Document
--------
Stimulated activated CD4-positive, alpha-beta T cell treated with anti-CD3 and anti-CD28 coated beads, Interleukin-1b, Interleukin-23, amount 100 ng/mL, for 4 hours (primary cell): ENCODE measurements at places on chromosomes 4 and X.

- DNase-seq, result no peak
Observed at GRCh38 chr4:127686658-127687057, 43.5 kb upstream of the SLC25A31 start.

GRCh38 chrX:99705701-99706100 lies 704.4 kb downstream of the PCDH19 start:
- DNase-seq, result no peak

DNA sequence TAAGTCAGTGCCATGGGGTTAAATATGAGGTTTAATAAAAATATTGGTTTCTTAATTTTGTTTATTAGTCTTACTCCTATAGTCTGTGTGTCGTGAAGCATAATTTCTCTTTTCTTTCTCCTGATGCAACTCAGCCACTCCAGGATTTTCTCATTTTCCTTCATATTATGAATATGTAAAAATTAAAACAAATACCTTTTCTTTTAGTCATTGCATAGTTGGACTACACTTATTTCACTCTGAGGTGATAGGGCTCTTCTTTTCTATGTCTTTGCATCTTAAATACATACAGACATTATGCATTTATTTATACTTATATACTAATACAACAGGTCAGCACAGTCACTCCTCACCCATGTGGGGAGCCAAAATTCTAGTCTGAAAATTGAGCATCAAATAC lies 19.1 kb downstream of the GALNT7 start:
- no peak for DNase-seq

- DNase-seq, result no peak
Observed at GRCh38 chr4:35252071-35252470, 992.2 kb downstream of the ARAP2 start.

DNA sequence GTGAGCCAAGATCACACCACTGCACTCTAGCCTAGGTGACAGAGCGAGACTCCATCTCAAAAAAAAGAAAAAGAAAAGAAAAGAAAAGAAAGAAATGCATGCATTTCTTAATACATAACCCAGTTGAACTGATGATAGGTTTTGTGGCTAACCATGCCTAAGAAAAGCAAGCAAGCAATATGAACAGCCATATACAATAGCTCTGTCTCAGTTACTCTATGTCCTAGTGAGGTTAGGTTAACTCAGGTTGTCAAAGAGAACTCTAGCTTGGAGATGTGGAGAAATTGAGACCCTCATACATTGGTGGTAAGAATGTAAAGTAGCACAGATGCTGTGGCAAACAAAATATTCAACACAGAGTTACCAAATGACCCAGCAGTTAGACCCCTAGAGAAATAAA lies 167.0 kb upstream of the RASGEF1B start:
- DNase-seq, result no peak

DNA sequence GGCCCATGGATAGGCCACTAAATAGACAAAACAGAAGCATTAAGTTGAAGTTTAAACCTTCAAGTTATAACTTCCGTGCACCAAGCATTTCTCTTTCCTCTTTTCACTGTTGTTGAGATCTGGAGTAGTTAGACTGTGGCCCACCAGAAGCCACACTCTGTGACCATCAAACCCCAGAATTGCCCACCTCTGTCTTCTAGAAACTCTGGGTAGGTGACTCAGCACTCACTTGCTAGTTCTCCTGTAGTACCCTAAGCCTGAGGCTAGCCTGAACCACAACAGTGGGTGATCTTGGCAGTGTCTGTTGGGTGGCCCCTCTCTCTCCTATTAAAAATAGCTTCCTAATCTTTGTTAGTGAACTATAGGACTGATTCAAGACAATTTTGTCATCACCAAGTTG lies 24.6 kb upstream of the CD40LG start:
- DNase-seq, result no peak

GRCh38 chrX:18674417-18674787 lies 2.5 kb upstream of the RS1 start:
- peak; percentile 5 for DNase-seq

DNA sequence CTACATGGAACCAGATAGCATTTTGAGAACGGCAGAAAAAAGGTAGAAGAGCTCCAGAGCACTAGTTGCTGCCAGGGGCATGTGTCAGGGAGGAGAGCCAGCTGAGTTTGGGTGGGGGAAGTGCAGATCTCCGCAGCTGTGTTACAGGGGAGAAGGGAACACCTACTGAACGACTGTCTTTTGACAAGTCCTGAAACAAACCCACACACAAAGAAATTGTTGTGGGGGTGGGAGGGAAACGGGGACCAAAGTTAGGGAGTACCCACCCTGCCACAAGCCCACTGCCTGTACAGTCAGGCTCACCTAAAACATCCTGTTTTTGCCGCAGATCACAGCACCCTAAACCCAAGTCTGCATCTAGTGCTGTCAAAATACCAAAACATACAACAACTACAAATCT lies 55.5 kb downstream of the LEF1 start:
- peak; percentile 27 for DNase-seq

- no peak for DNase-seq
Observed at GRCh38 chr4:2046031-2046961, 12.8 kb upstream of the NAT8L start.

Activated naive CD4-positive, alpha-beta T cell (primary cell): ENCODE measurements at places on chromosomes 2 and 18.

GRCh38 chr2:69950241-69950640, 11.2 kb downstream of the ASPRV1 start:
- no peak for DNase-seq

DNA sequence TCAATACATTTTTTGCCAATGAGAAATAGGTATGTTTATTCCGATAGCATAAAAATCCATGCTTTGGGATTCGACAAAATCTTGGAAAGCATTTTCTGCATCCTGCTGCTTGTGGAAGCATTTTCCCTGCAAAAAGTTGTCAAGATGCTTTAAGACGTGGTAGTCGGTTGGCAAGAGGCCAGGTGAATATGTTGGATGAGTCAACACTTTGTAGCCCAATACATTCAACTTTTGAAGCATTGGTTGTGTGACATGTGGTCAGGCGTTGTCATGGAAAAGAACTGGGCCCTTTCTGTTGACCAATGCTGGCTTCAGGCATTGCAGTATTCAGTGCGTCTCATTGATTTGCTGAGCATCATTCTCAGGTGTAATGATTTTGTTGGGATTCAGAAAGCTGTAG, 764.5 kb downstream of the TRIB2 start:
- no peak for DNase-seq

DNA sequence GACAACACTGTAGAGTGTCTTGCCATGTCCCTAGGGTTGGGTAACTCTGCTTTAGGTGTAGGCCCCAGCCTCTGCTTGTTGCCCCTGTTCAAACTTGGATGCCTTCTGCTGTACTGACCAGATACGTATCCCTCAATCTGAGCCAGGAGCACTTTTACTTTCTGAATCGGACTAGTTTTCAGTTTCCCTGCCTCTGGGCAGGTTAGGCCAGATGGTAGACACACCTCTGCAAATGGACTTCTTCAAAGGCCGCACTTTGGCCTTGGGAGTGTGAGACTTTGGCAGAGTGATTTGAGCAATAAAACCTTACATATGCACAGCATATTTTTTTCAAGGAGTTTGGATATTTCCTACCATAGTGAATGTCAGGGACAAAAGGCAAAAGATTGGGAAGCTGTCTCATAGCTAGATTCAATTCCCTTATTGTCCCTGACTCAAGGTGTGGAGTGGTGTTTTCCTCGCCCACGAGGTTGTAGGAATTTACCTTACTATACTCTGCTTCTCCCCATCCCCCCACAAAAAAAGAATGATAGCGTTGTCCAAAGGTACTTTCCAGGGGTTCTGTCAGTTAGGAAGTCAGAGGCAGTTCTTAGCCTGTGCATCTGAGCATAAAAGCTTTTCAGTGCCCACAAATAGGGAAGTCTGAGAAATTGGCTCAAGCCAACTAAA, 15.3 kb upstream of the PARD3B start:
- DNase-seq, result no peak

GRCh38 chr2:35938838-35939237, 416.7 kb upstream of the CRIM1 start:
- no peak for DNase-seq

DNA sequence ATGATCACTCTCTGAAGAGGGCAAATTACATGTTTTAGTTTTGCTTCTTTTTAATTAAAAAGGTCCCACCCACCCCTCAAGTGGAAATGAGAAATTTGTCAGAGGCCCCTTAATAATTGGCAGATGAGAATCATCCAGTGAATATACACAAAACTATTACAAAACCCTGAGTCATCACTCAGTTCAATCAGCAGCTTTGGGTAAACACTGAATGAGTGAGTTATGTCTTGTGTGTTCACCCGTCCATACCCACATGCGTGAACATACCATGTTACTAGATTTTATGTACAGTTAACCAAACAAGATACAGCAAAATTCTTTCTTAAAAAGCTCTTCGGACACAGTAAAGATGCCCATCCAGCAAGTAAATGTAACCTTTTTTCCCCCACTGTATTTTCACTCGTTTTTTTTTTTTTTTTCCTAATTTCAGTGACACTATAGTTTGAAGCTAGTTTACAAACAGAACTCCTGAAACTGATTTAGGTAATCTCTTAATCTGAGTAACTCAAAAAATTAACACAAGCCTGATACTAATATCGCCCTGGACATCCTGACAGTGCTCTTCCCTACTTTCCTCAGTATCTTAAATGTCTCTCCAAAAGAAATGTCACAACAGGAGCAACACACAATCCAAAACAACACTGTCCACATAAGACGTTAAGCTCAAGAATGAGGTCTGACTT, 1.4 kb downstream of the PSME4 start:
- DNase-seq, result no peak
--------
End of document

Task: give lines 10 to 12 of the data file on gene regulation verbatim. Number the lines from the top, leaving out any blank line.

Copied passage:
DNA sequence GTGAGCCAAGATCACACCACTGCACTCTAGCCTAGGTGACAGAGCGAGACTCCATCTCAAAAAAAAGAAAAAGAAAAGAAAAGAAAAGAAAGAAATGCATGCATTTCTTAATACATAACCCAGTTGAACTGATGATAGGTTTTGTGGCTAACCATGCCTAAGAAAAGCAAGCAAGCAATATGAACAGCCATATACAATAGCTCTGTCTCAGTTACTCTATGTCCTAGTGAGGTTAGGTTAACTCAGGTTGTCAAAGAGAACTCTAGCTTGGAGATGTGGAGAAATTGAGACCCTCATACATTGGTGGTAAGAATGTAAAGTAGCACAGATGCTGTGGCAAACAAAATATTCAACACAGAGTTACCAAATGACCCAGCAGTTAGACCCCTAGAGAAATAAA lies 167.0 kb upstream of the RASGEF1B start:
- DNase-seq, result no peak

DNA sequence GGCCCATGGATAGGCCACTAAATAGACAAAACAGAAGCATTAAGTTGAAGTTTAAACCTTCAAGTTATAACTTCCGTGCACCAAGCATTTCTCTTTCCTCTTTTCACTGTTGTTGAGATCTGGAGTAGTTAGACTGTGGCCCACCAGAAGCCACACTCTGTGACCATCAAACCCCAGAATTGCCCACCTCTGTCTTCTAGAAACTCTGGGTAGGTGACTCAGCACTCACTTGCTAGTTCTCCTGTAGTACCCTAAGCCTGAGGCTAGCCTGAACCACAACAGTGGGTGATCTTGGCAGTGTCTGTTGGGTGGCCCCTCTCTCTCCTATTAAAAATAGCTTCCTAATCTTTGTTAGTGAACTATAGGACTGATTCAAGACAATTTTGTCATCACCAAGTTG lies 24.6 kb upstream of the CD40LG start: